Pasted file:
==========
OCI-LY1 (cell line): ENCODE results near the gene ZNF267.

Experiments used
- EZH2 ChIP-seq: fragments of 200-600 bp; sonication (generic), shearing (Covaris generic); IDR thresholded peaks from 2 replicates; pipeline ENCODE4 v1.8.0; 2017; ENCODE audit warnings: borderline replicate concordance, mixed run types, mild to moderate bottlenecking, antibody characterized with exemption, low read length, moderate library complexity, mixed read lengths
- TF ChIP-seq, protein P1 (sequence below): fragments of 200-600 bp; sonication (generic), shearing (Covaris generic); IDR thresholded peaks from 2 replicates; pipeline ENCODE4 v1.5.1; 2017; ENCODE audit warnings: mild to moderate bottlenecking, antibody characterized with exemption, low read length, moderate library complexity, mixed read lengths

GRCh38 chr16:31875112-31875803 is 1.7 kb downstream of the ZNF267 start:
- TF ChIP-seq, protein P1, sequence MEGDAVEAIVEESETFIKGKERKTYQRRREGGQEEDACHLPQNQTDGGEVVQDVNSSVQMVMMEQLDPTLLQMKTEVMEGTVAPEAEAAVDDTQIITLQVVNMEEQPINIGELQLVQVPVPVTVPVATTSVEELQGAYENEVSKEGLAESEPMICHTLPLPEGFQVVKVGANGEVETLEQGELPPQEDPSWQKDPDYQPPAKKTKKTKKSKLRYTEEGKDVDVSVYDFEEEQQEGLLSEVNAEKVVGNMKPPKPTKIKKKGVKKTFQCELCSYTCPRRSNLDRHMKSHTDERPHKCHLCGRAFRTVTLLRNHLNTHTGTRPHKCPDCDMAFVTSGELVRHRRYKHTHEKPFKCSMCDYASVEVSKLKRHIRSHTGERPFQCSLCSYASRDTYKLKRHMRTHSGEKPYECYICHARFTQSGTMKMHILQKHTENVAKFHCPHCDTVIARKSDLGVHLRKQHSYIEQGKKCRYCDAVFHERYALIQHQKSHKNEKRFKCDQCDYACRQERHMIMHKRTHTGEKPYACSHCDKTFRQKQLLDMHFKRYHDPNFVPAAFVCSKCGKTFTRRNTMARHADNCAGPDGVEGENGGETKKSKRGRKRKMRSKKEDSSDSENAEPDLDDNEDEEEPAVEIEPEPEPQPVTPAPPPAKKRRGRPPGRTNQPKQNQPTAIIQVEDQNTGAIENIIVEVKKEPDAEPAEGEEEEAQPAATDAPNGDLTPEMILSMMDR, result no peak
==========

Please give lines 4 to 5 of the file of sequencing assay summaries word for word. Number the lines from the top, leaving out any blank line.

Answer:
- TF ChIP-seq, protein P1 (sequence below): fragments of 200-600 bp; sonication (generic), shearing (Covaris generic); IDR thresholded peaks from 2 replicates; pipeline ENCODE4 v1.5.1; 2017; ENCODE audit warnings: mild to moderate bottlenecking, antibody characterized with exemption, low read length, moderate library complexity, mixed read lengths

GRCh38 chr16:31875112-31875803 is 1.7 kb downstream of the ZNF267 start: